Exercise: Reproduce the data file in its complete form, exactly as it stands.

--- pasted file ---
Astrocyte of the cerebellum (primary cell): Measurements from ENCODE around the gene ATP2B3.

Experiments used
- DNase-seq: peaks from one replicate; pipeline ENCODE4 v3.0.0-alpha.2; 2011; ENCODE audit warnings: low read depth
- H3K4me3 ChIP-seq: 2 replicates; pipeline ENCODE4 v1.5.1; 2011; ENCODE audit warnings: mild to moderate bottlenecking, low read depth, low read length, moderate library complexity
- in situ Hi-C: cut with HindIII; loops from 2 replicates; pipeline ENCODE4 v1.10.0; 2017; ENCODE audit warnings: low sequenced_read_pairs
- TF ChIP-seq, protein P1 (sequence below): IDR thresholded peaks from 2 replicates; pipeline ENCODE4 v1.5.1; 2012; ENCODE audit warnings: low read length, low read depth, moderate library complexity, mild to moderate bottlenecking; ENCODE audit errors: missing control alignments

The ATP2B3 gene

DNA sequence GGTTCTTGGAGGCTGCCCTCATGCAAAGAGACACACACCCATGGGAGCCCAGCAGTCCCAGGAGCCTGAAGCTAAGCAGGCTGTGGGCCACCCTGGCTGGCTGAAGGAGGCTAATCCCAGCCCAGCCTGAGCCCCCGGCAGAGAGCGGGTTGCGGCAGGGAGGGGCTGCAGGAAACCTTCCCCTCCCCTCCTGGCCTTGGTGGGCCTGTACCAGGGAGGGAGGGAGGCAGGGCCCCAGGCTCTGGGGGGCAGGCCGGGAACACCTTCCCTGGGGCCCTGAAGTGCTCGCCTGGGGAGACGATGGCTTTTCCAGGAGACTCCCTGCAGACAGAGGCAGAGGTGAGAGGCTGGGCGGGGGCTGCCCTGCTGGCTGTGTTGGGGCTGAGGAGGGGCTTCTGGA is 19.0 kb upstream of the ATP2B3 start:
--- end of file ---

Astrocyte of the cerebellum (primary cell): Measurements from ENCODE around the gene ATP2B3.

Experiments used
- DNase-seq: peaks from one replicate; pipeline ENCODE4 v3.0.0-alpha.2; 2011; ENCODE audit warnings: low read depth
- H3K4me3 ChIP-seq: 2 replicates; pipeline ENCODE4 v1.5.1; 2011; ENCODE audit warnings: mild to moderate bottlenecking, low read depth, low read length, moderate library complexity
- in situ Hi-C: cut with HindIII; loops from 2 replicates; pipeline ENCODE4 v1.10.0; 2017; ENCODE audit warnings: low sequenced_read_pairs
- TF ChIP-seq, protein P1 (sequence below): IDR thresholded peaks from 2 replicates; pipeline ENCODE4 v1.5.1; 2012; ENCODE audit warnings: low read length, low read depth, moderate library complexity, mild to moderate bottlenecking; ENCODE audit errors: missing control alignments

The ATP2B3 gene

DNA sequence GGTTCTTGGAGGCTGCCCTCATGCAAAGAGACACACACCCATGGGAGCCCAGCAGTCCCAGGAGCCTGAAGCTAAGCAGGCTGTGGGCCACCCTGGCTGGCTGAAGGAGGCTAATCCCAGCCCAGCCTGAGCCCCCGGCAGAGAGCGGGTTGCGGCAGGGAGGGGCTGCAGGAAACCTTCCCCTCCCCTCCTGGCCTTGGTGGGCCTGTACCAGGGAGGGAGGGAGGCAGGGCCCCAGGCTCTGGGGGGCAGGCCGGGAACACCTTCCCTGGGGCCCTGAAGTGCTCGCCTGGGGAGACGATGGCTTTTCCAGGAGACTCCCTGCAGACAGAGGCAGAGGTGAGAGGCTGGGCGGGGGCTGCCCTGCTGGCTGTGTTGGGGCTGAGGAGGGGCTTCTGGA is 19.0 kb upstream of the ATP2B3 start: